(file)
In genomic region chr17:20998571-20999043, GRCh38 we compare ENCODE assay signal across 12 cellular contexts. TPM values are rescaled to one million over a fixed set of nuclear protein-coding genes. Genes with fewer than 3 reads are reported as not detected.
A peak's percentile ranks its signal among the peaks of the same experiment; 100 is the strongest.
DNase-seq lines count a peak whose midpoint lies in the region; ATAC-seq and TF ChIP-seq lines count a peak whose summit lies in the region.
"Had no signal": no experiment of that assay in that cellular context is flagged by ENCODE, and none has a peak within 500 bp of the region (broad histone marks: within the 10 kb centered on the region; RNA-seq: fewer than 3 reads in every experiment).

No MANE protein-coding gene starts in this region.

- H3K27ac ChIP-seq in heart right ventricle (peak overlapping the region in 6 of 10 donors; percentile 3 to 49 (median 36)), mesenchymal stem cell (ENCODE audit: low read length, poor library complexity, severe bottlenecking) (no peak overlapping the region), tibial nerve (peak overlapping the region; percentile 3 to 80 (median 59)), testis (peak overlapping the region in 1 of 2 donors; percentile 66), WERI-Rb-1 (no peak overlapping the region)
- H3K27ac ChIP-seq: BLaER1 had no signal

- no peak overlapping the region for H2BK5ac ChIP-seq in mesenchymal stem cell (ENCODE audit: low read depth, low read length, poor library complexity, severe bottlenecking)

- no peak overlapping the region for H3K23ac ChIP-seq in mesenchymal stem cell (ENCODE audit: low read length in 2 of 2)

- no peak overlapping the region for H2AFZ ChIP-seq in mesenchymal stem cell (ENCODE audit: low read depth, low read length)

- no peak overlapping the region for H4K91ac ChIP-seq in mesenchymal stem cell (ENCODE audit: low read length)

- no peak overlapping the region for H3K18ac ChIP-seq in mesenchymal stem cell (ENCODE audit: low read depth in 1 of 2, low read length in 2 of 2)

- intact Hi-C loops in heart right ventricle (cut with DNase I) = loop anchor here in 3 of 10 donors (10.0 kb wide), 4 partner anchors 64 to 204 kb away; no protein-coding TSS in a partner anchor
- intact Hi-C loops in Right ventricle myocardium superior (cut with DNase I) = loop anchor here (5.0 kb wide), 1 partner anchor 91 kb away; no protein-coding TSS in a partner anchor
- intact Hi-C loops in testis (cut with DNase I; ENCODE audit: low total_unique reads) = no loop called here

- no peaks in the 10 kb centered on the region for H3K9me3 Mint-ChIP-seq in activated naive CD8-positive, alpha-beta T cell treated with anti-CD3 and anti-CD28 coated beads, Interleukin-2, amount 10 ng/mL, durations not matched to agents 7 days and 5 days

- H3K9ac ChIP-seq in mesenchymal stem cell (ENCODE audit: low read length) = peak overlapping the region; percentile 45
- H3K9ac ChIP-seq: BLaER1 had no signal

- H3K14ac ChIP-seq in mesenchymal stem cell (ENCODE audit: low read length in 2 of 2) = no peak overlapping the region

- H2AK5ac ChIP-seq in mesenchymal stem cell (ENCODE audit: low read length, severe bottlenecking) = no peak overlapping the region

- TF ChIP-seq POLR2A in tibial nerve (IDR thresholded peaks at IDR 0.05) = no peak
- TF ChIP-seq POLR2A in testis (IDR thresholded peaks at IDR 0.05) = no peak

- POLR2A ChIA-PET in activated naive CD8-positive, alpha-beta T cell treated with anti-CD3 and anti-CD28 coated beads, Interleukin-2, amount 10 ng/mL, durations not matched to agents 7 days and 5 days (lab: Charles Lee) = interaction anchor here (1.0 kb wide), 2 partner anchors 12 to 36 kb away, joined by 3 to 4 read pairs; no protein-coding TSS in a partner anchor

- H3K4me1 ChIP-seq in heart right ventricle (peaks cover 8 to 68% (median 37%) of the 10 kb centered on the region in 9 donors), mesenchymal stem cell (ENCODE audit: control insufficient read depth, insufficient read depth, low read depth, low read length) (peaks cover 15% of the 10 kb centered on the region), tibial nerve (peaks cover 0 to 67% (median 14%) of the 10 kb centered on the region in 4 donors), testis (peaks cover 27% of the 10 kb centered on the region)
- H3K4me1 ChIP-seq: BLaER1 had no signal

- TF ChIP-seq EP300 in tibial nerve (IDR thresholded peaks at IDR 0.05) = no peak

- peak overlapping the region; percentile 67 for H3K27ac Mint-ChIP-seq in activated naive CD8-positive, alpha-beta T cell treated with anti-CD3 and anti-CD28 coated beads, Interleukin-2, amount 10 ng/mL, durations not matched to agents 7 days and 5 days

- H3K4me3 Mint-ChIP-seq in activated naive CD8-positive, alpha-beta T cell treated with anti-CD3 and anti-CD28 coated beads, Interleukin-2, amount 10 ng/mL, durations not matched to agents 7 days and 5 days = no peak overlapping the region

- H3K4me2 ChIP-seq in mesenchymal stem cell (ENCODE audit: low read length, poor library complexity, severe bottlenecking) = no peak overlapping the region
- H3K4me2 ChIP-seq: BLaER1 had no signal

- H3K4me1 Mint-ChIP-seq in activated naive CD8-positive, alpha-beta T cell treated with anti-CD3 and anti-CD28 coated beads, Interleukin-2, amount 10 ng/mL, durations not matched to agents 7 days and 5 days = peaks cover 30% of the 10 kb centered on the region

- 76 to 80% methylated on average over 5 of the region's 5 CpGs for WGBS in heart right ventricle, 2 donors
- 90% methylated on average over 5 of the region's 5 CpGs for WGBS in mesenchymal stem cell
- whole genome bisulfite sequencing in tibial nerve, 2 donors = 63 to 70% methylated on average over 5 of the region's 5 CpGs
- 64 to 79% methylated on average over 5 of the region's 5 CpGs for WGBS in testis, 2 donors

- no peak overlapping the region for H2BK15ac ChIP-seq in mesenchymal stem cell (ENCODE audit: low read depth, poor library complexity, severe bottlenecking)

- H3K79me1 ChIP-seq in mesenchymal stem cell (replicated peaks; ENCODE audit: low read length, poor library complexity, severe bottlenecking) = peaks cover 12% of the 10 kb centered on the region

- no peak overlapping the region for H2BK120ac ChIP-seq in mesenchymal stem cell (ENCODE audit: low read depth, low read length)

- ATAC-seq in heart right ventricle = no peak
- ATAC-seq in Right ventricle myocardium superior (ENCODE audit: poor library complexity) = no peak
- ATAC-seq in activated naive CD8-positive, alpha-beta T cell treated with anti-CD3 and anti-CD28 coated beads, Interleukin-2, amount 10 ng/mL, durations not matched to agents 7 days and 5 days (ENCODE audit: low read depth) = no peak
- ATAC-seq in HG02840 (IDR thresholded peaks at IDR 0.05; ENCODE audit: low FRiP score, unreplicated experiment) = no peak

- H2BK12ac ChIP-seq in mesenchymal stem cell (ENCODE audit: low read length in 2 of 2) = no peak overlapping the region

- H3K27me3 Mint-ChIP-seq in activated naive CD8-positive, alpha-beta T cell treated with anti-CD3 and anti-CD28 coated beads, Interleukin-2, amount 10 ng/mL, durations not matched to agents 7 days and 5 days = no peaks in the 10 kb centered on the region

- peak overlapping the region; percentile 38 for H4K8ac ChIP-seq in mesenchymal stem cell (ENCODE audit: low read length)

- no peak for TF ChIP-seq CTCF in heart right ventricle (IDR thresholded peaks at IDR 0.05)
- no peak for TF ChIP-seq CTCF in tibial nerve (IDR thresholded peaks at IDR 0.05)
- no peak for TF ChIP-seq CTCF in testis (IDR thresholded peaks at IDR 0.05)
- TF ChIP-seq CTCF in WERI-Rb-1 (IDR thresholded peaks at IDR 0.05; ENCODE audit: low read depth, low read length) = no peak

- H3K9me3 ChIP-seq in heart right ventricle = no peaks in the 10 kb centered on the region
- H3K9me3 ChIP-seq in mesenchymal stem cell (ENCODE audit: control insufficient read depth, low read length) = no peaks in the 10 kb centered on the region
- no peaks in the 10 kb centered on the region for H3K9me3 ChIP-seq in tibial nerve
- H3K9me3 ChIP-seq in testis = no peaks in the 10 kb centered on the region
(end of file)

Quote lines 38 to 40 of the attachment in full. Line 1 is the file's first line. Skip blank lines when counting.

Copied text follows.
- no peak overlapping the region for H2BK120ac ChIP-seq in mesenchymal stem cell (ENCODE audit: low read depth, low read length)

- ATAC-seq in heart right ventricle = no peak
- ATAC-seq in Right ventricle myocardium superior (ENCODE audit: poor library complexity) = no peak